Added pressure for franchisees if they fail to evolve

Many Australian retailers are feeling the pinch but those in the franchise sector have additional pressures.

Amanda Young
Amanda Young

“Issues within the franchise sector are systemic,” says Jirsch Sutherland Partner Amanda Young. “Franchisees face the same issues as other retailers – rising rents and staff costs – but there’s the added layer of franchise fees, which are often based on sales rather than profits and this really chews into their margins. The crackdown on ensuring the correct payment of wages by Fair Work Australia has also highlighted the struggles franchisees face when trying to turn a profit.”

Lack of support from the franchisor is another major issue. “We have been involved with a number of franchisees and this is a common complaint,” Amanda says. “The level of support doesn’t match expectations.”

One franchisee Jirsch Sutherland worked with owned a café that was part of a popular chain of franchised stores. Jirsch Sutherland Partner Andrew Spring says the owner was caught up in the recent underpayment of wages situation and also experienced steep rent increases.

“The franchisee went into liquidation after having to purchase much of its product from the franchisor,” Andrew says. “There was no flexibility around the cost of acquiring the consumables and this fed into the issue.”

 Marketing support vital

Another Jirsch Sutherland client, who owned a fast-food franchise, found marketing support from its franchisor was almost non-existent. “The franchisor had promised radio, TV, and print marketing but this didn’t eventuate despite the franchisee flagging it as an undelivered promise,” Andrew says. “The high cost of acquiring the product from the franchisor was the straw that broke the camel’s back and this franchisee also entered into liquidation.”

Not all franchisees lack support from their franchisors, however. Swimart, one of Australia’s largest pool and spa specialists, for example, provides the assistance its franchisee network needs to be successful.

Brandon Hill owns the Swimart store at Sydney’s Frenchs Forest. He says having the level of support and backing of Swimart’s massive network provides peace of mind. “We found the Swimart franchise model to be very fair for franchisees, with no heavy burden around upfront costs,” he says. “It also has a supply base that is second to none, fantastic training, and experts that have proven invaluable as we’ve learnt the business.”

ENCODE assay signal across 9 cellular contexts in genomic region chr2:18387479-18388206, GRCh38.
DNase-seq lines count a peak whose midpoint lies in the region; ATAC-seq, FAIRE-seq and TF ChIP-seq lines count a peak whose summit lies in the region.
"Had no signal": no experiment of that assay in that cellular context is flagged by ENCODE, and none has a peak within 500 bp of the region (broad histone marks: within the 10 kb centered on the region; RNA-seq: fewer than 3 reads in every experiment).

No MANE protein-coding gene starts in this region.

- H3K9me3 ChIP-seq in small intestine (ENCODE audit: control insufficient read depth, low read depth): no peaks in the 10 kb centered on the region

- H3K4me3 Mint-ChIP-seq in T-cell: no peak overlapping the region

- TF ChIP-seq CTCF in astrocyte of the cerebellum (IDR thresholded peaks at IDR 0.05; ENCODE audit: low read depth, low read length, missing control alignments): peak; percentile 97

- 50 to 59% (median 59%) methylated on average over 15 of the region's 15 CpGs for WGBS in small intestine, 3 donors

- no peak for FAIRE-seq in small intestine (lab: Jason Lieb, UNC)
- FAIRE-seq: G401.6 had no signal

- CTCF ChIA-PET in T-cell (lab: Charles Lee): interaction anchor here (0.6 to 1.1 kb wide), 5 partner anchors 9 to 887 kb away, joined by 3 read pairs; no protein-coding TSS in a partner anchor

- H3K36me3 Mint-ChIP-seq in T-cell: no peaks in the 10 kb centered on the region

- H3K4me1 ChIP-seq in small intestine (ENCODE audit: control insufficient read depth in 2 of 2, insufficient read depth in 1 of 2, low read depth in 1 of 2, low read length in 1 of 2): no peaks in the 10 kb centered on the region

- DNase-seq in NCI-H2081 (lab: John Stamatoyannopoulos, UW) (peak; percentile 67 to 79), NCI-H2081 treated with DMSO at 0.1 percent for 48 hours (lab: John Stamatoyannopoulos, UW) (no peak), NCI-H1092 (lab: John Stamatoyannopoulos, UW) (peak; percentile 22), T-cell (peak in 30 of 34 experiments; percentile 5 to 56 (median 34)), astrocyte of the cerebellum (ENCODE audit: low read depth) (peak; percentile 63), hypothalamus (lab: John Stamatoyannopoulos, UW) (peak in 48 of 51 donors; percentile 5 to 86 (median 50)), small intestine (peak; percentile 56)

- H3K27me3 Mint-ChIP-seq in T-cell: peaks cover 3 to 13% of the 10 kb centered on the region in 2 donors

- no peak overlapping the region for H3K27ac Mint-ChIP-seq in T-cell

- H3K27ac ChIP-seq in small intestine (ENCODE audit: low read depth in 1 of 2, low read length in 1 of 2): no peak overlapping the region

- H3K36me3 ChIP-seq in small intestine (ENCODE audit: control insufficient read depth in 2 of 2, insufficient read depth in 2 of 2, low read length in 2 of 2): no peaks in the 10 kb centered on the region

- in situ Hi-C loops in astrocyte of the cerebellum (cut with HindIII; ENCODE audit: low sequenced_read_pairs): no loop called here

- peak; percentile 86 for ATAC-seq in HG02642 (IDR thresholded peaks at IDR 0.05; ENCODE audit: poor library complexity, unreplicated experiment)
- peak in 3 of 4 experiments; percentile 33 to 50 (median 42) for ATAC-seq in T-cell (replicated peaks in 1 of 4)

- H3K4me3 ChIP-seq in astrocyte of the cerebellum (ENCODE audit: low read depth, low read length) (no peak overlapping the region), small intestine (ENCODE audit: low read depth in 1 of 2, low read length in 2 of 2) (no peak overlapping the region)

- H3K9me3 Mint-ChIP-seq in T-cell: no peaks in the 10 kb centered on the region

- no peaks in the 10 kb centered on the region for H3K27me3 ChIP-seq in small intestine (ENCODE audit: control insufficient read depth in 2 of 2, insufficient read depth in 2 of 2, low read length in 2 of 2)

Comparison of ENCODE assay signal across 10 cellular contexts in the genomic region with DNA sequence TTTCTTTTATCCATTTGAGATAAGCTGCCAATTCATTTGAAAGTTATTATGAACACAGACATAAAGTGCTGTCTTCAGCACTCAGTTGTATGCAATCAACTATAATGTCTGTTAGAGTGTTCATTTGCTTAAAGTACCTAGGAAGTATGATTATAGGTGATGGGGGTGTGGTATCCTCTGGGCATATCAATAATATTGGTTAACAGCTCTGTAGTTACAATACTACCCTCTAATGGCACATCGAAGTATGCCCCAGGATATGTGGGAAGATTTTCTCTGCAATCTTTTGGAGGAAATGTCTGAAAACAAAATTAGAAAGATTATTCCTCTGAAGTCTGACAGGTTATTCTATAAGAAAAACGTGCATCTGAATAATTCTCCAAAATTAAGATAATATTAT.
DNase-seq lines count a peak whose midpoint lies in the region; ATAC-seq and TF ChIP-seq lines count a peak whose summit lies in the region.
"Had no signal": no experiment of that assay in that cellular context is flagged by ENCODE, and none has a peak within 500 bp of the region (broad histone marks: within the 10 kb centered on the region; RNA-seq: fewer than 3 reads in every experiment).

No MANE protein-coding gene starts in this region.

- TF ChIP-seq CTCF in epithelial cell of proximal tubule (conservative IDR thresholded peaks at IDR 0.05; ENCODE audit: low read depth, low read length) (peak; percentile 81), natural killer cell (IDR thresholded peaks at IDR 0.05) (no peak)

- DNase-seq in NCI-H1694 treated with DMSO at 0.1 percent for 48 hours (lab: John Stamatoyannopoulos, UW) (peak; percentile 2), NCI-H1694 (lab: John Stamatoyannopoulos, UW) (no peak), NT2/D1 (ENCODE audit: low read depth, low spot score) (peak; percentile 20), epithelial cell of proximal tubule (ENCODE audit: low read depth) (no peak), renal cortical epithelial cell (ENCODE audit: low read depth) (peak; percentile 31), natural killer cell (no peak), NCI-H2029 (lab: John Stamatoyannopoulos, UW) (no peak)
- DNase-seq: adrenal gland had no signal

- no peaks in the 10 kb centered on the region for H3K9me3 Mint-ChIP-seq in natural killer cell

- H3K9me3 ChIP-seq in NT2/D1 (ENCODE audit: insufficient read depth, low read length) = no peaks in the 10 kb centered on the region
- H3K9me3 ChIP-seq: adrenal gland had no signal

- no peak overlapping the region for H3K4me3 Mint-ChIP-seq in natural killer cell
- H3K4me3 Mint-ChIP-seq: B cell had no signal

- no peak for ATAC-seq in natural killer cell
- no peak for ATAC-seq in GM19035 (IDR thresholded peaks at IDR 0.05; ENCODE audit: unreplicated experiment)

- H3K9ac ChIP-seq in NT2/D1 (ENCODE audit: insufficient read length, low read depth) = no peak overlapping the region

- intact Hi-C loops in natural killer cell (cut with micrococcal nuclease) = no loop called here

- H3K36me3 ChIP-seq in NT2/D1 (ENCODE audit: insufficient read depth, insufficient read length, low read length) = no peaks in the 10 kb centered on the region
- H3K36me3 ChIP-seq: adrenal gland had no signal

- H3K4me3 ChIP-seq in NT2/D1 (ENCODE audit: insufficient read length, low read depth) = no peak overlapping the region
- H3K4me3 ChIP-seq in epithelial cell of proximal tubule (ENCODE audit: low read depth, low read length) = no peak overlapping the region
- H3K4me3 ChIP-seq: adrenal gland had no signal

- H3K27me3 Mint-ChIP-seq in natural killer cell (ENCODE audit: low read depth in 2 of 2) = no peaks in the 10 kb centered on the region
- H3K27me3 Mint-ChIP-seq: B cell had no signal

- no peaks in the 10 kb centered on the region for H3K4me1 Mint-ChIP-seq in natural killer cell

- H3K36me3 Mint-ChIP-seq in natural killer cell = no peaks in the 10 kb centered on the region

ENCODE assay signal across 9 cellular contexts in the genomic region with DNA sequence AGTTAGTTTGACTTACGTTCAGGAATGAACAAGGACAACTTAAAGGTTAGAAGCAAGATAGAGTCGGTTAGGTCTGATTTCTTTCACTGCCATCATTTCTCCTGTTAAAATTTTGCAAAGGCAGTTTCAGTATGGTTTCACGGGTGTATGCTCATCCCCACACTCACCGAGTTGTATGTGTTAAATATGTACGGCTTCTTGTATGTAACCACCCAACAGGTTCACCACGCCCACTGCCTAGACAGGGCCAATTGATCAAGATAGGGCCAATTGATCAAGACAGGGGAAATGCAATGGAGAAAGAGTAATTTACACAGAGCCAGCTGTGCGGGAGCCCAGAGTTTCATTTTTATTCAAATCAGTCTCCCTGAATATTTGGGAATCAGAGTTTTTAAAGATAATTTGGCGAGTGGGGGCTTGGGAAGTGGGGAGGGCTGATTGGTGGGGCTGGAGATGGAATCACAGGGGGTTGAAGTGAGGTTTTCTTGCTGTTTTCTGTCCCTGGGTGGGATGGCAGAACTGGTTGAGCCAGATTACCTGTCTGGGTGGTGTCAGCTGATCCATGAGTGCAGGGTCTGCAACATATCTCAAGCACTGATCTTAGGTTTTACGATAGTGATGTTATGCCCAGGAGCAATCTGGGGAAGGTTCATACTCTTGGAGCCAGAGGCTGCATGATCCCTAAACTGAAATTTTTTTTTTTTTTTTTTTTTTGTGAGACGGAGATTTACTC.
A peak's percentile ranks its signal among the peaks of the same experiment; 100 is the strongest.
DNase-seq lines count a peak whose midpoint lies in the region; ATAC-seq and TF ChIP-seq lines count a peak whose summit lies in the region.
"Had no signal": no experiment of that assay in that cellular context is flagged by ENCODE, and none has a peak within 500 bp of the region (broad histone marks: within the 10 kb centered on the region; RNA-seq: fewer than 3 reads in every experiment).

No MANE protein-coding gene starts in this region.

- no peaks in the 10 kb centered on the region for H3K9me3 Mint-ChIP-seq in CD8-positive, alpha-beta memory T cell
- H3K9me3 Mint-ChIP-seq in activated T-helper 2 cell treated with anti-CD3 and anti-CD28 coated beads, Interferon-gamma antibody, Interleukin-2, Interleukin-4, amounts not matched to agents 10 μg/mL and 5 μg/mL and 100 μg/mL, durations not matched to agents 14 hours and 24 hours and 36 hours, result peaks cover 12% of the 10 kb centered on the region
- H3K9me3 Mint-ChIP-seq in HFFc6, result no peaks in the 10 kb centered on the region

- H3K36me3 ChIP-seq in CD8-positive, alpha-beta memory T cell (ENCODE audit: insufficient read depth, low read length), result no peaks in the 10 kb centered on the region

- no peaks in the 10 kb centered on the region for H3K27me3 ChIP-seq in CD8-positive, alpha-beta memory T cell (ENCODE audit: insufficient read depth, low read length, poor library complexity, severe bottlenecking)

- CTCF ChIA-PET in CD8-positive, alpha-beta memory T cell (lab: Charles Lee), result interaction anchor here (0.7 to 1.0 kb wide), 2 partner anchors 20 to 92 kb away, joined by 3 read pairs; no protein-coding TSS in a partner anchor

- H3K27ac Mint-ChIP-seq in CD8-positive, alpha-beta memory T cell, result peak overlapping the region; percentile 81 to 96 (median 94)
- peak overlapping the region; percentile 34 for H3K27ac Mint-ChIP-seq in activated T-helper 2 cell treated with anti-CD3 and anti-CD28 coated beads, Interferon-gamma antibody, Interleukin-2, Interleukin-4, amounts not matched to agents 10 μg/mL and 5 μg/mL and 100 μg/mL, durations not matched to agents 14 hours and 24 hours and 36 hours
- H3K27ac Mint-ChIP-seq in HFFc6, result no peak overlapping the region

Greater pain awaits franchisees unless they evolve

However, like the rest of the retail industry, the franchise sector needs to evolve. This includes ensuring an e-commerce strategy is adopted in order to keep pace with competitors.

Amanda says the recent Franchise Accountants Conference highlighted five areas the franchising industry needs to address in order to evolve in 2018:

  1. Greater accounting support: Turning to an accountant for support can help free up both time and money that can be reinvested back into growing the business – whether it’s seeking help to reduce the burden of compliance, using technology to improve cash flow or getting things ready for Single Touch Payroll.
  2. Reviewing the franchise financial model: Franchisees are facing cost pressures from power bills, rent and wages – and this flags the need for careful modelling of financial profiles. “This is currently the responsibility of the franchisee, but if they don’t have accounting or business experience, they should engage bookkeepers and/or reliable accountants,” says Amanda.
  3. Staying across the numbers: Staying on top of their numbers, including profit and loss and cash flow, can be a weak spot in franchises. Franchisees need to establish relationships that foster the sharing of data in order to evolve and grow.
  4. Franchisors need to engage with payroll issues: Wages compliance programs should be part of a franchise system. Even one complaint by an underpaid worker can result in an expensive legal case. And a mistake with classifications doesn’t just affect wages, it also flows on to tax, super and leave payments.
  5. Asking for help: “Accepting you can’t run a store alone and calling on help is not a sign of weakness,” Amanda says. “Help might mean hiring good people to manage the necessary operations of your store, or investing in outside consultants, service providers or companies that can also assist in areas in which you’re having concerns.”

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